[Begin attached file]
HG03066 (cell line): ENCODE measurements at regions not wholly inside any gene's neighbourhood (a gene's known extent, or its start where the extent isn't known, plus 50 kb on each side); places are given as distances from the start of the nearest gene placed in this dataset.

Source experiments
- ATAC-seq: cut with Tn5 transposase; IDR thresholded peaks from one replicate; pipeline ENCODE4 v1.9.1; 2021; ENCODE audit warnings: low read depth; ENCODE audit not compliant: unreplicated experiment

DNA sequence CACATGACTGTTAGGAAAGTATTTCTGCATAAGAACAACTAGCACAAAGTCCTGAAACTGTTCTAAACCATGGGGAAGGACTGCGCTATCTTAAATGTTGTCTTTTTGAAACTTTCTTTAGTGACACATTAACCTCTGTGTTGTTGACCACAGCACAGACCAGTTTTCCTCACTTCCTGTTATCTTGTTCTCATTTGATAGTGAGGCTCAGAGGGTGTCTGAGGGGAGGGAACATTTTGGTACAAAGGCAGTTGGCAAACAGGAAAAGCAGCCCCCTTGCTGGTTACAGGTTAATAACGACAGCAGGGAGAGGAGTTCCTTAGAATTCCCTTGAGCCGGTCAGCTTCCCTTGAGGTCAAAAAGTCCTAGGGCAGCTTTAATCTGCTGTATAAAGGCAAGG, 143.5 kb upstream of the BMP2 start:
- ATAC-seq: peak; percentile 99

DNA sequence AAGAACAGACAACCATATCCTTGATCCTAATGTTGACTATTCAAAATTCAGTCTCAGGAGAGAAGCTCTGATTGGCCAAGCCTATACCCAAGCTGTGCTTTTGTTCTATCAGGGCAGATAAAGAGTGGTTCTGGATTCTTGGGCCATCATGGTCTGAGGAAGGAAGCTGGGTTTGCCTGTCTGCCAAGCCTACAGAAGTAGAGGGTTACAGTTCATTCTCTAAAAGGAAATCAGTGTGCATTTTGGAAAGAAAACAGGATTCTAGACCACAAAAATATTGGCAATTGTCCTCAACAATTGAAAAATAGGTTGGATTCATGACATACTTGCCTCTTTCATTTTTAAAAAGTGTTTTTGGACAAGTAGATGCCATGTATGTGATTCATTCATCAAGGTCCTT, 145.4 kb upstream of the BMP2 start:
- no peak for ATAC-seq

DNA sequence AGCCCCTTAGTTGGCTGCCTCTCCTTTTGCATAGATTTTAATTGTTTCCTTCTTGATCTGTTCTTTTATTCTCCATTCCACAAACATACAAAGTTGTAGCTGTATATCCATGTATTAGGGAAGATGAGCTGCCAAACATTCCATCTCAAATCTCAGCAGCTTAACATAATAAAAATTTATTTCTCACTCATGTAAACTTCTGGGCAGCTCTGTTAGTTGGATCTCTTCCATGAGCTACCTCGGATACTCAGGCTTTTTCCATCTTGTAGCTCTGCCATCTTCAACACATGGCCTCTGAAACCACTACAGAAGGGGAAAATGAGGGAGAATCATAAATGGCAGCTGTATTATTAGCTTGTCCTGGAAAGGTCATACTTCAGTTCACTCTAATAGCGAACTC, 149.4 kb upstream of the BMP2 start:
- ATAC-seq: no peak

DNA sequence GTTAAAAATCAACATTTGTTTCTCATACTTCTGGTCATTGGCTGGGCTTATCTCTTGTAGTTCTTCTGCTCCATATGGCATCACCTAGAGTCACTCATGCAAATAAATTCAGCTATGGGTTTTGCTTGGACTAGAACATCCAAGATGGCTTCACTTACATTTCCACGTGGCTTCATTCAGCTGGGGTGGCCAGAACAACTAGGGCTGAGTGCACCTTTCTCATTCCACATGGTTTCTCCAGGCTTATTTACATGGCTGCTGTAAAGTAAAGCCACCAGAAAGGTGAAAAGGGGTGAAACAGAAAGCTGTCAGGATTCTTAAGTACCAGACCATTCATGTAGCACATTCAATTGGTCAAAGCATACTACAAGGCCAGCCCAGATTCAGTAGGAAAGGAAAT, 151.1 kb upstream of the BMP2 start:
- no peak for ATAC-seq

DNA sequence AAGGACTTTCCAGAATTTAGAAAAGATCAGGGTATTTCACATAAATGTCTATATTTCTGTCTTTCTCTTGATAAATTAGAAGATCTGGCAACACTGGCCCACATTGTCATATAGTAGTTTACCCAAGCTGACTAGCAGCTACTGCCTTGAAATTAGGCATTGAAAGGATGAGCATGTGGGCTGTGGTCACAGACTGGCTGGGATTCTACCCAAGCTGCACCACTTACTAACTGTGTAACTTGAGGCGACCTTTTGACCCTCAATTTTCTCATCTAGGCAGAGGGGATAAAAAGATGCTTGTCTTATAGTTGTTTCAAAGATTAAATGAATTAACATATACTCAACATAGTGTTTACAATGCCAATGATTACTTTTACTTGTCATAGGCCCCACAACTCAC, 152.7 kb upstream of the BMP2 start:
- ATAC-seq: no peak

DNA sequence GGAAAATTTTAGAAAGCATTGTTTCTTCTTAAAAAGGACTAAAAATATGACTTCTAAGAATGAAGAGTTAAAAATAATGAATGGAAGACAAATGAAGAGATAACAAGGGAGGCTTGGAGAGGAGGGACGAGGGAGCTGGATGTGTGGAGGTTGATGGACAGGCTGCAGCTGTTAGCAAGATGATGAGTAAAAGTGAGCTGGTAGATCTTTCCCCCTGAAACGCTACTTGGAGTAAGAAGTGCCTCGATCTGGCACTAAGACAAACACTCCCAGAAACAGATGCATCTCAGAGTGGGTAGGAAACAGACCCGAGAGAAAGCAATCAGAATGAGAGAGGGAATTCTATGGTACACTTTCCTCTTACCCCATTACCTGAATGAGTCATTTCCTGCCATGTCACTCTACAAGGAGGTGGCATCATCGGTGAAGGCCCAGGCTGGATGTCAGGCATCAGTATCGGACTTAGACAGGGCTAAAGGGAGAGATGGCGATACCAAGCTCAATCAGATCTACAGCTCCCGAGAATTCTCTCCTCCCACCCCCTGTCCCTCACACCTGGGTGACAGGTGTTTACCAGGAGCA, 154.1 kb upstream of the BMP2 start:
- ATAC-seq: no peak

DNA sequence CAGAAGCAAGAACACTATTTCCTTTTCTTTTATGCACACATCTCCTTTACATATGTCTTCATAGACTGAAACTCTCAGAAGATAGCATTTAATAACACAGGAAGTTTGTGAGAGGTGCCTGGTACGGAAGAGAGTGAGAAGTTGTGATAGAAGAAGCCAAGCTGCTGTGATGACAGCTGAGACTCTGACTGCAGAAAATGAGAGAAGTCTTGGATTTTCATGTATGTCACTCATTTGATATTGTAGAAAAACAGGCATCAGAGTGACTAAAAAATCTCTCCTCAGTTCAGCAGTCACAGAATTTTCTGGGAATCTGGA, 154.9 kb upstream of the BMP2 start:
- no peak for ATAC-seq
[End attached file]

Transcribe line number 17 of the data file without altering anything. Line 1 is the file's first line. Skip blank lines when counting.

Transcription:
- no peak for ATAC-seq